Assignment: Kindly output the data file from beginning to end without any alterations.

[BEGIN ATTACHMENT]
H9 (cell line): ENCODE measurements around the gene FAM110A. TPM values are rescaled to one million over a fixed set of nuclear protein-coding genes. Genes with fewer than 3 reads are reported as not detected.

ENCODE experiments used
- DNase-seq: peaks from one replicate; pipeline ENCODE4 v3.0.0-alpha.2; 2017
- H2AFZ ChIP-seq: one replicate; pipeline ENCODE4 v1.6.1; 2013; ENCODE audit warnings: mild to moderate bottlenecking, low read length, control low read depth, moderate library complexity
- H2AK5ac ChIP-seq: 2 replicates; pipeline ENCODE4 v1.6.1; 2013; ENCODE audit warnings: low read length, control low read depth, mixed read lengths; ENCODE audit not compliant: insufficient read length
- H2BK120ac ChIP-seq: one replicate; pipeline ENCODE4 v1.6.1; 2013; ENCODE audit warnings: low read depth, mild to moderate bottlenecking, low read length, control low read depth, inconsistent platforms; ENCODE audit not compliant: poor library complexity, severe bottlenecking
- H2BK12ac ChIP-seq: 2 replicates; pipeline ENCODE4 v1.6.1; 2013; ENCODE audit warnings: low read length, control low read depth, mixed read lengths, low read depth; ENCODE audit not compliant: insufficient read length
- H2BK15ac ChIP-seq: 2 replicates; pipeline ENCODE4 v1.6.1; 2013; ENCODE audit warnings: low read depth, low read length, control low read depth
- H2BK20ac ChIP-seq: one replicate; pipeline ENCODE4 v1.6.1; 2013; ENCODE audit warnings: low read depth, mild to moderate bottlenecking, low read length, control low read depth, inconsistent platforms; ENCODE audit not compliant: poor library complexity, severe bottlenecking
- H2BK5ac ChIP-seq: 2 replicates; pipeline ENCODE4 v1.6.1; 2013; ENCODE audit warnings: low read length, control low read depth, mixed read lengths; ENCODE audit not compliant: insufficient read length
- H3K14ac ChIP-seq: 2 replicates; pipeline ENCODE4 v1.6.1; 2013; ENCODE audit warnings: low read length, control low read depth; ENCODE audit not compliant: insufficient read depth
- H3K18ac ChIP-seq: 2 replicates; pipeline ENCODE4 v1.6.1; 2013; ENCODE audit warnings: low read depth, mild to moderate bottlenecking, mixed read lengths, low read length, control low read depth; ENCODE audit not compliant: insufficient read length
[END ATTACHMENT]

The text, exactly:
H9 (cell line): ENCODE measurements around the gene FAM110A. TPM values are rescaled to one million over a fixed set of nuclear protein-coding genes. Genes with fewer than 3 reads are reported as not detected.

ENCODE experiments used
- DNase-seq: peaks from one replicate; pipeline ENCODE4 v3.0.0-alpha.2; 2017
- H2AFZ ChIP-seq: one replicate; pipeline ENCODE4 v1.6.1; 2013; ENCODE audit warnings: mild to moderate bottlenecking, low read length, control low read depth, moderate library complexity
- H2AK5ac ChIP-seq: 2 replicates; pipeline ENCODE4 v1.6.1; 2013; ENCODE audit warnings: low read length, control low read depth, mixed read lengths; ENCODE audit not compliant: insufficient read length
- H2BK120ac ChIP-seq: one replicate; pipeline ENCODE4 v1.6.1; 2013; ENCODE audit warnings: low read depth, mild to moderate bottlenecking, low read length, control low read depth, inconsistent platforms; ENCODE audit not compliant: poor library complexity, severe bottlenecking
- H2BK12ac ChIP-seq: 2 replicates; pipeline ENCODE4 v1.6.1; 2013; ENCODE audit warnings: low read length, control low read depth, mixed read lengths, low read depth; ENCODE audit not compliant: insufficient read length
- H2BK15ac ChIP-seq: 2 replicates; pipeline ENCODE4 v1.6.1; 2013; ENCODE audit warnings: low read depth, low read length, control low read depth
- H2BK20ac ChIP-seq: one replicate; pipeline ENCODE4 v1.6.1; 2013; ENCODE audit warnings: low read depth, mild to moderate bottlenecking, low read length, control low read depth, inconsistent platforms; ENCODE audit not compliant: poor library complexity, severe bottlenecking
- H2BK5ac ChIP-seq: 2 replicates; pipeline ENCODE4 v1.6.1; 2013; ENCODE audit warnings: low read length, control low read depth, mixed read lengths; ENCODE audit not compliant: insufficient read length
- H3K14ac ChIP-seq: 2 replicates; pipeline ENCODE4 v1.6.1; 2013; ENCODE audit warnings: low read length, control low read depth; ENCODE audit not compliant: insufficient read depth
- H3K18ac ChIP-seq: 2 replicates; pipeline ENCODE4 v1.6.1; 2013; ENCODE audit warnings: low read depth, mild to moderate bottlenecking, mixed read lengths, low read length, control low read depth; ENCODE audit not compliant: insufficient read length